Some of the parameter estimates were combined using a random effects model with inverse variance weights [[7], Sec. 5.2] to derive pooled estimates and corresponding standard errors. These computations were carried out using the rmeta package for R http://www.r-project.org. All other analysis, such as the implementation of the MCMC algorithms, was performed using programs we wrote in C.

#### Sensitivity analysis

We refer to the model described above as the *full model*. To assess the impact of our assumptions, we repeated the analyses using two alternative models. In the first (the *no-background model*), *β*
_{0} is assumed to be zero with high probability (specifically, *β*
_{0} was assigned an exponential prior distribution with mean 10^{-4} so P(*β*
_{0} < 0.001) > 0.99). This corresponds to the assumption that virtually all of the MRSA acquisitions result from patient-to-patient transmission (much of which is presumably mediated by transiently colonized healthcare workers, though this is not explicitly modeled). Background transmission unrelated to colonization pressure, e.g. environmental contamination, is assumed to be of negligible importance. In the second (the *non-linear model*), the assumption of linearly increasing colonization pressure is relaxed, and it is instead assumed that colonization pressure due to both isolated and nonisolated individuals remains constant provided at least one colonized individual is present. Although biologically less plausible than the full model, this model represents an extreme case and by fitting it we obtain insights into the impact of the assumptions underlying the full model. For both the non-linear and no-background models, assessment of the effect of isolation is measured via comparison of the two rates *β*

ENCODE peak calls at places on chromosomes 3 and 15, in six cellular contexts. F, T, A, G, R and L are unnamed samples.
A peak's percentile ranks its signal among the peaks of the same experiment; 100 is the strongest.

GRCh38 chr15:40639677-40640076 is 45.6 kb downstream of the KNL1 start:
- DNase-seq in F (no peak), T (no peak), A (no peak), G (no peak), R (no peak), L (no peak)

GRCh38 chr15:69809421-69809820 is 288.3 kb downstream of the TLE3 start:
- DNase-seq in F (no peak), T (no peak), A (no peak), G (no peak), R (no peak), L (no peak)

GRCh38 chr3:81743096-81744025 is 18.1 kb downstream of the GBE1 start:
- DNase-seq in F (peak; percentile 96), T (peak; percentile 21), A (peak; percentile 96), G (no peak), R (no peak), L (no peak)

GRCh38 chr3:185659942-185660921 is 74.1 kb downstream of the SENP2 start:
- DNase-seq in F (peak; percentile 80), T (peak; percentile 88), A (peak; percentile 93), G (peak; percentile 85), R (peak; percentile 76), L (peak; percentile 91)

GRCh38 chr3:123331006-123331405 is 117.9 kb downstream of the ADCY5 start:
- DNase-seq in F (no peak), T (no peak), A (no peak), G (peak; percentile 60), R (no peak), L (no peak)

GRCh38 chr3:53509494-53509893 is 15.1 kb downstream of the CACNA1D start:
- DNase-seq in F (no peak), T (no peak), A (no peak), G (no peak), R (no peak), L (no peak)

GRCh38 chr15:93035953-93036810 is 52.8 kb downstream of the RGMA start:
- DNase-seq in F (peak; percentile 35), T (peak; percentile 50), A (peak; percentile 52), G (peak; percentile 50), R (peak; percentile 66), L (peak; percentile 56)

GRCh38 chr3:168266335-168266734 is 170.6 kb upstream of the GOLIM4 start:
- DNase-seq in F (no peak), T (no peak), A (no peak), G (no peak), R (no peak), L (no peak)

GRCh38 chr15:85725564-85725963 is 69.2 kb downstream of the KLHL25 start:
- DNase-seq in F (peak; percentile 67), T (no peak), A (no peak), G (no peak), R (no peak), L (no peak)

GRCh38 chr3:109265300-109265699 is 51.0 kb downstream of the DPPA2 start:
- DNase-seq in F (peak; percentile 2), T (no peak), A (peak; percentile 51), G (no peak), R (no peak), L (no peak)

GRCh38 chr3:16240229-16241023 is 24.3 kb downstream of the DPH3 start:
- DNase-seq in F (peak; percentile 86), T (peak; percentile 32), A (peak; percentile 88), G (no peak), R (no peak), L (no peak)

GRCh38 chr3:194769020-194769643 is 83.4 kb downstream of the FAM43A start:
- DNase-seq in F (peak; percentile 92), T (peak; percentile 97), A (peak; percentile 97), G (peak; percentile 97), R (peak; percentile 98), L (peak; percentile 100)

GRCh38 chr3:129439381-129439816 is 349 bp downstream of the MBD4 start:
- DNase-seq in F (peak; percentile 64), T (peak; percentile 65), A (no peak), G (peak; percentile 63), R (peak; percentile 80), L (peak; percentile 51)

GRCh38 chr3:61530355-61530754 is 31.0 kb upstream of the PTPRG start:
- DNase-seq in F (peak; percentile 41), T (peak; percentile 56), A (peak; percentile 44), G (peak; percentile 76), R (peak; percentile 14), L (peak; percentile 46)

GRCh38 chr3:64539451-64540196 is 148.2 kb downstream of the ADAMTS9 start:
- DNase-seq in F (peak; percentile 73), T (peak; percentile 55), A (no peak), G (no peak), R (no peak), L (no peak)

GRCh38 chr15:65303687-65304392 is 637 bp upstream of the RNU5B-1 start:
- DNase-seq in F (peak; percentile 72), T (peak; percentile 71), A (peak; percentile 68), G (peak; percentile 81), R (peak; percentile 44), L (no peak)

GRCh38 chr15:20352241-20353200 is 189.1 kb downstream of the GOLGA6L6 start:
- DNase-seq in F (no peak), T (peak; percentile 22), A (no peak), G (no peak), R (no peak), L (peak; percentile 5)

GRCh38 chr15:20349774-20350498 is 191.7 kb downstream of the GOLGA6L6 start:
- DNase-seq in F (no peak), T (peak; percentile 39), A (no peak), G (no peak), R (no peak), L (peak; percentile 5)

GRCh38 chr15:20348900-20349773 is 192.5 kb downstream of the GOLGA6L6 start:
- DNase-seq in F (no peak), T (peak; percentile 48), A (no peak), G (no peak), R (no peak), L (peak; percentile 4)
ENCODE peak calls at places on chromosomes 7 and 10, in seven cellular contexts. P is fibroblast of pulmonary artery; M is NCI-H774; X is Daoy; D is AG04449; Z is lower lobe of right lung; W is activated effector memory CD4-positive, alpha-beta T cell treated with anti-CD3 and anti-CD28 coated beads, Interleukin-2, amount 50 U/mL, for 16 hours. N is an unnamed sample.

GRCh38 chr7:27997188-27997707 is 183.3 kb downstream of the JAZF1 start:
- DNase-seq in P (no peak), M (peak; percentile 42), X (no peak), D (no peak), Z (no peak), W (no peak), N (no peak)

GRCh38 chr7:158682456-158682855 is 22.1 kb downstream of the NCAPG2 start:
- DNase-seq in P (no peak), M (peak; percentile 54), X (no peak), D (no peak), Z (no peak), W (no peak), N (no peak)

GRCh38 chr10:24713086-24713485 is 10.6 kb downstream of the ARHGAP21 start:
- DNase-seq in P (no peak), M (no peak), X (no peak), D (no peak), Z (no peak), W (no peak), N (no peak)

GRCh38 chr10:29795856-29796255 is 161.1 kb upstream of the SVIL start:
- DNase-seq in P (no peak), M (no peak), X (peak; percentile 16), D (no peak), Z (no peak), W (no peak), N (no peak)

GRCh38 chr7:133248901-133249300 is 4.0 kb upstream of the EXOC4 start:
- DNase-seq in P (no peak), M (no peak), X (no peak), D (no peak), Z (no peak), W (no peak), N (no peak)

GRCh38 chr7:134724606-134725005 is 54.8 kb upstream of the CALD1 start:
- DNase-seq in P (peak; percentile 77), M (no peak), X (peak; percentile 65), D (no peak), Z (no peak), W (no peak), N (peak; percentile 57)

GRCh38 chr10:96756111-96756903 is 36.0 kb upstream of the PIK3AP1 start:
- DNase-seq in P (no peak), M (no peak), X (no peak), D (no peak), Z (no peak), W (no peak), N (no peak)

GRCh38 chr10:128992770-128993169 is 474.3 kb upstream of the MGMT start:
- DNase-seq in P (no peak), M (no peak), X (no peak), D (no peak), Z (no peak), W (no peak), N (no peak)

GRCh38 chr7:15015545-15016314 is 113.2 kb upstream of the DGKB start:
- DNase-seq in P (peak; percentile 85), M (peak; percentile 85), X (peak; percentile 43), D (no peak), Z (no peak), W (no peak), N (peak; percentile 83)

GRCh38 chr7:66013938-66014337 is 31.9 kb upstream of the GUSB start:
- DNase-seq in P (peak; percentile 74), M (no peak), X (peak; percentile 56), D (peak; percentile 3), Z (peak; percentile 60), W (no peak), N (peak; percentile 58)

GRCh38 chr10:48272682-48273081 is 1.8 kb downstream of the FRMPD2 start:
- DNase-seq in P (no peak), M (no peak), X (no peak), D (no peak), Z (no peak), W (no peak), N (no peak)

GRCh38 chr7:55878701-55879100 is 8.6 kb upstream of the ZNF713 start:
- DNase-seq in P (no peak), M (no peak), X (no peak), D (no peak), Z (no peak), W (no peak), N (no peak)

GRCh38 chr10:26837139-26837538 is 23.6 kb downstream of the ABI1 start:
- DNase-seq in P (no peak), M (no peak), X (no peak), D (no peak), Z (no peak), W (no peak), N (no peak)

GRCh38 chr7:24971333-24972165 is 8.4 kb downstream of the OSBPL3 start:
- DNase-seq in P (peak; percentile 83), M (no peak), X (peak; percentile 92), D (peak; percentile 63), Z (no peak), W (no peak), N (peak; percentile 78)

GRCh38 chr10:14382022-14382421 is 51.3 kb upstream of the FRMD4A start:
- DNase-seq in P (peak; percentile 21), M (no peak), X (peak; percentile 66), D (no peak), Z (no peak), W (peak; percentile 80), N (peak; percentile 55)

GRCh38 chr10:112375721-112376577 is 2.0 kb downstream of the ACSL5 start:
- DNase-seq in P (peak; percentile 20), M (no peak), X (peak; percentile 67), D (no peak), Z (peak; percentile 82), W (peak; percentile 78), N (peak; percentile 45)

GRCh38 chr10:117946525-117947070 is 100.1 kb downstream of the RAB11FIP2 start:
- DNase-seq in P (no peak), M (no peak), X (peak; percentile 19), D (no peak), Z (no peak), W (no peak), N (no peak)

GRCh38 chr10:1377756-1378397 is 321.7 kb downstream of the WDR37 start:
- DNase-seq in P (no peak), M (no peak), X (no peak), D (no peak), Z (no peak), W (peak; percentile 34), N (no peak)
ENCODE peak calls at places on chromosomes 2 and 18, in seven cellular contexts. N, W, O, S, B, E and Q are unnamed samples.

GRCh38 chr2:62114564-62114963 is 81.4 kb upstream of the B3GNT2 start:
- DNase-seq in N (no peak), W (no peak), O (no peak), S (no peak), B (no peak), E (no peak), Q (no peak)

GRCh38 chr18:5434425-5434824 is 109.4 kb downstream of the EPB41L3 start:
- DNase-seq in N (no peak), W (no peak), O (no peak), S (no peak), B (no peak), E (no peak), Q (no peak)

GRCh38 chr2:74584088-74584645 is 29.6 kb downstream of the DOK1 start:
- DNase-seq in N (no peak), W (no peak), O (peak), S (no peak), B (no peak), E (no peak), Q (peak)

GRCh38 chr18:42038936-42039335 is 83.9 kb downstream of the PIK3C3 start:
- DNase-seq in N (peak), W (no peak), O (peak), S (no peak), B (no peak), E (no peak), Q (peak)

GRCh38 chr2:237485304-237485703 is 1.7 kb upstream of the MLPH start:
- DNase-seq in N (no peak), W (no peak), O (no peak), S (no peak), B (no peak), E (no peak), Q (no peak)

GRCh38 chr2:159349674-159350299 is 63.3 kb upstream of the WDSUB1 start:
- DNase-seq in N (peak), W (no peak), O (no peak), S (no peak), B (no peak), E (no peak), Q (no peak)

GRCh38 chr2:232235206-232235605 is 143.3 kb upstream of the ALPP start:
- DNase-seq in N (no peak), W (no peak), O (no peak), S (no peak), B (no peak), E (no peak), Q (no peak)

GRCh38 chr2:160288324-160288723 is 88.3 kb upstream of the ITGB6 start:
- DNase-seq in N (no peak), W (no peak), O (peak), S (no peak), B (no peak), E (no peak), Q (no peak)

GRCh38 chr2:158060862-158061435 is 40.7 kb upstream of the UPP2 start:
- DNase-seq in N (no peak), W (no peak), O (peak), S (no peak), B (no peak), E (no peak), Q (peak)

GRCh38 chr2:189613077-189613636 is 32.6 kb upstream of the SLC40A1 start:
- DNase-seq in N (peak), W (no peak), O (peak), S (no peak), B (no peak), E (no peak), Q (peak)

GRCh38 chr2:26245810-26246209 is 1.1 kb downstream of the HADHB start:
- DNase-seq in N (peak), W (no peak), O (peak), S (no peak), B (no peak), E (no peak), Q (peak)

_{1} and *β*
_{2} as described above.

#### Test sensitivity

We consider two definitions of swab sensitivity: swab sensitivity in detecting colonization of the nares, and swab sensitivity for detecting colonization at any body site. The former is calculated from a subset of the data (without making use of the model) by comparing subsequent swabs in patients who have a first positive swab. Precisely, the sensitivity is estimated by the ratio TP/(TP+FN) using serial nares cultures alone, where TP and FN denote total numbers of true positive and false negative tests on a ward excluding the first positive swab from each patient. Since patients, once colonized, are assumed to remain so throughout their ICU stay, TP is simply the number of positive swabs excluding the first for each patient episode, and FN the number of negative swabs that follow an earlier positive for the same patient. The second reported sensitivity is the parameter *p* estimated from the model making use of cultures from all sites (this is necessarily lower than the sensitivity for detecting nares carriage).